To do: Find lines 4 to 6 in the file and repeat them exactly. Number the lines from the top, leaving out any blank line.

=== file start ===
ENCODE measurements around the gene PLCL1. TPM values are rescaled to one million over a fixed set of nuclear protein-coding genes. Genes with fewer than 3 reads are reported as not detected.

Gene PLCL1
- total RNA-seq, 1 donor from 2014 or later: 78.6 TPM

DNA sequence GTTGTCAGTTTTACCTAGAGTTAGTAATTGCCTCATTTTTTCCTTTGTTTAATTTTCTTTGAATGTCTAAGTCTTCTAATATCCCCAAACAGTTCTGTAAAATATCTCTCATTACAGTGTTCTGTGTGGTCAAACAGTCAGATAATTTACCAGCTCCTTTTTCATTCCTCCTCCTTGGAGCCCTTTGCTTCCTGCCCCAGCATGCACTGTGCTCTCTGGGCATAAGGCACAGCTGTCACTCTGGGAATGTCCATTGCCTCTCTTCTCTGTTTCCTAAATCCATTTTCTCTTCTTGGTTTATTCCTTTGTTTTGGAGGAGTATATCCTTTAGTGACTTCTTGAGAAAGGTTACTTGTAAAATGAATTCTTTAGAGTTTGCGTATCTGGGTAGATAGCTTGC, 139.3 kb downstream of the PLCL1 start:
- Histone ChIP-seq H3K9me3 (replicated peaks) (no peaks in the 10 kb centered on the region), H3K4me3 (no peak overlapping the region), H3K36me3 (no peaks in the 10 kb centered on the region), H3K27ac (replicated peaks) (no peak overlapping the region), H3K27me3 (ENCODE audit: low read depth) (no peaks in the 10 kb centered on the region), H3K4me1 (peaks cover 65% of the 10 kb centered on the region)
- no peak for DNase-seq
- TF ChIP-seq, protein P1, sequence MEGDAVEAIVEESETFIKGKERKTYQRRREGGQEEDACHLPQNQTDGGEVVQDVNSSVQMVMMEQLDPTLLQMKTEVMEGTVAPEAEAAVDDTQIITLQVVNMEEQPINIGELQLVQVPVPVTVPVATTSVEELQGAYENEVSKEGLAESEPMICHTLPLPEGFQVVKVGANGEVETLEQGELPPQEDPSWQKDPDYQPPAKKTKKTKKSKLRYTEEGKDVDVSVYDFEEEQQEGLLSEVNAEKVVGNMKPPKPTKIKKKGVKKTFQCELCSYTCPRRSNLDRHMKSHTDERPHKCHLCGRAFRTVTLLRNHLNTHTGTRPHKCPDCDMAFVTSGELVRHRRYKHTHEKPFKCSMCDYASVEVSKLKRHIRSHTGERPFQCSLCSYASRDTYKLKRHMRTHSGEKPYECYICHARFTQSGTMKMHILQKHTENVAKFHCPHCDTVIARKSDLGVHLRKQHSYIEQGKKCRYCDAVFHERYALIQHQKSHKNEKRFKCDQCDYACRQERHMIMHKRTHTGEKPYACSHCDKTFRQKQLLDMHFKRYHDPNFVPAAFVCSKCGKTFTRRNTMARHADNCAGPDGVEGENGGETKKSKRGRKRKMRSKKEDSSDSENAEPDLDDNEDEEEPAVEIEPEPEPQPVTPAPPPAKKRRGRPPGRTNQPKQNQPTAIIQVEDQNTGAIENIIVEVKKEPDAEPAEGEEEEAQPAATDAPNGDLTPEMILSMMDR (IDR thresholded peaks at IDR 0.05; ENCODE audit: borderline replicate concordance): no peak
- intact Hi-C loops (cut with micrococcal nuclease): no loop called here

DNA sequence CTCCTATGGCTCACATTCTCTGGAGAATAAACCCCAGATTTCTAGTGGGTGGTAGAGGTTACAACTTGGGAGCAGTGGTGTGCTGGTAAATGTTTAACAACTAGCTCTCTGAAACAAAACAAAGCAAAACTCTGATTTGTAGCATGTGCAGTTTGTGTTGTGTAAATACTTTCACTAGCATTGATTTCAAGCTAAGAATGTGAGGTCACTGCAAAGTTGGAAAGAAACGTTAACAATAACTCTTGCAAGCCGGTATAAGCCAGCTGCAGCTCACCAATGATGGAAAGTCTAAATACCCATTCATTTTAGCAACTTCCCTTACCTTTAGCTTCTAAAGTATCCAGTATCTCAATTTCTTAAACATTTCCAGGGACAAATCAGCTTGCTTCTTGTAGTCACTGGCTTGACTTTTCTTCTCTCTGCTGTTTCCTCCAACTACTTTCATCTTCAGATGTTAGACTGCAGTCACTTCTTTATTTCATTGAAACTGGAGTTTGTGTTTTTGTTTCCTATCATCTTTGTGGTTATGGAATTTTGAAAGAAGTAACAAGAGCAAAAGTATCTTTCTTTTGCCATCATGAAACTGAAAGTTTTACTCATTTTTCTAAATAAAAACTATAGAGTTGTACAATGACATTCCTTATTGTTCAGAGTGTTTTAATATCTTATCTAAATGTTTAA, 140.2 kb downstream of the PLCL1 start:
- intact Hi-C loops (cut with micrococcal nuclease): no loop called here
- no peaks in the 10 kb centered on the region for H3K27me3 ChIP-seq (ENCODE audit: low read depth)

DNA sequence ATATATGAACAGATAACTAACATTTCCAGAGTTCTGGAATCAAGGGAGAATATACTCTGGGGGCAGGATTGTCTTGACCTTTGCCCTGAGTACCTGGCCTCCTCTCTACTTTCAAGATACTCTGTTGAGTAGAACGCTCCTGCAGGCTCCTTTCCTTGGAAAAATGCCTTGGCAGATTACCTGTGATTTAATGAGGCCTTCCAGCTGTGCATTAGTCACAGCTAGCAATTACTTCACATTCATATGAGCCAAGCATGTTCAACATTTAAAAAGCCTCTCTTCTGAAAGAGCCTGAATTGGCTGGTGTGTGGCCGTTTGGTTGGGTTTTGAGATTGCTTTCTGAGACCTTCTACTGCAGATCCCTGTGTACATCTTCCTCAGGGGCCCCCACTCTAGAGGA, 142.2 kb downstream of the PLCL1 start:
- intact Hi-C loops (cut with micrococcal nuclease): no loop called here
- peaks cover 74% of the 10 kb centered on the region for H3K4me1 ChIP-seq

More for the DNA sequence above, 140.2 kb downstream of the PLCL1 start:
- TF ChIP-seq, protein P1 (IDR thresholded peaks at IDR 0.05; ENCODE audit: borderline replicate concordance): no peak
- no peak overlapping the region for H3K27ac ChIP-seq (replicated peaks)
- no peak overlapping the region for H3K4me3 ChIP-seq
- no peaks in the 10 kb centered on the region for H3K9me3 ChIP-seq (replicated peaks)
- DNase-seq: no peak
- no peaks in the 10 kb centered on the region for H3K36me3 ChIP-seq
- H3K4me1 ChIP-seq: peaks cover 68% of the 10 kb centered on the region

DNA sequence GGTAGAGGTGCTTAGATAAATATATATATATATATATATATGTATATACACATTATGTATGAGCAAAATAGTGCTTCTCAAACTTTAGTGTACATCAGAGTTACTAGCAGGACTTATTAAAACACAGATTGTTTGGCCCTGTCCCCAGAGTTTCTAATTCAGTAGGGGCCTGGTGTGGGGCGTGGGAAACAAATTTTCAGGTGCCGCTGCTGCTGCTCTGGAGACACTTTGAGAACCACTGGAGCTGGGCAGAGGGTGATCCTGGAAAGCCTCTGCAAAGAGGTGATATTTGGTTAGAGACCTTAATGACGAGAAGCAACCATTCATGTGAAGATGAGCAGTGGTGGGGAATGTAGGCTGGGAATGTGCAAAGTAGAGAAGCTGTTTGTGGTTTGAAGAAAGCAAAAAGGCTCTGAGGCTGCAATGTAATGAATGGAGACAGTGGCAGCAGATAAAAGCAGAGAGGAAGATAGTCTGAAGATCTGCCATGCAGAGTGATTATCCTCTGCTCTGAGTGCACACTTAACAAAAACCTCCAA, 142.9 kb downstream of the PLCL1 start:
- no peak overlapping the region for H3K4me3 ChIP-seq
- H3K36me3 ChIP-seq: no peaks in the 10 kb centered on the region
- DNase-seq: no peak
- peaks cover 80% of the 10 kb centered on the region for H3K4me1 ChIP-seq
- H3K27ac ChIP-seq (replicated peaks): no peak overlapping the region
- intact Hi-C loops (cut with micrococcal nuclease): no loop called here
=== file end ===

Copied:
DNA sequence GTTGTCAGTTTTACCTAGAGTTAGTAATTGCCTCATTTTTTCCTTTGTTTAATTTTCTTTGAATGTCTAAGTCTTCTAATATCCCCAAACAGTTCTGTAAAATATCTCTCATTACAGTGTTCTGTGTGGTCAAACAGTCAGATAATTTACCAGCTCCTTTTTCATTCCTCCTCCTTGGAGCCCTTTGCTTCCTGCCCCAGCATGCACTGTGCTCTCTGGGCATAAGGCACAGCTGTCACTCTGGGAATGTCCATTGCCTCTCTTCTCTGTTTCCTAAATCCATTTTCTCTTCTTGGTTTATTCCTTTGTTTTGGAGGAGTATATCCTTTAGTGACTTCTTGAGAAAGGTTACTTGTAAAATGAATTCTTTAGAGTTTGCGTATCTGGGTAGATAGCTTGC, 139.3 kb downstream of the PLCL1 start:
- Histone ChIP-seq H3K9me3 (replicated peaks) (no peaks in the 10 kb centered on the region), H3K4me3 (no peak overlapping the region), H3K36me3 (no peaks in the 10 kb centered on the region), H3K27ac (replicated peaks) (no peak overlapping the region), H3K27me3 (ENCODE audit: low read depth) (no peaks in the 10 kb centered on the region), H3K4me1 (peaks cover 65% of the 10 kb centered on the region)
- no peak for DNase-seq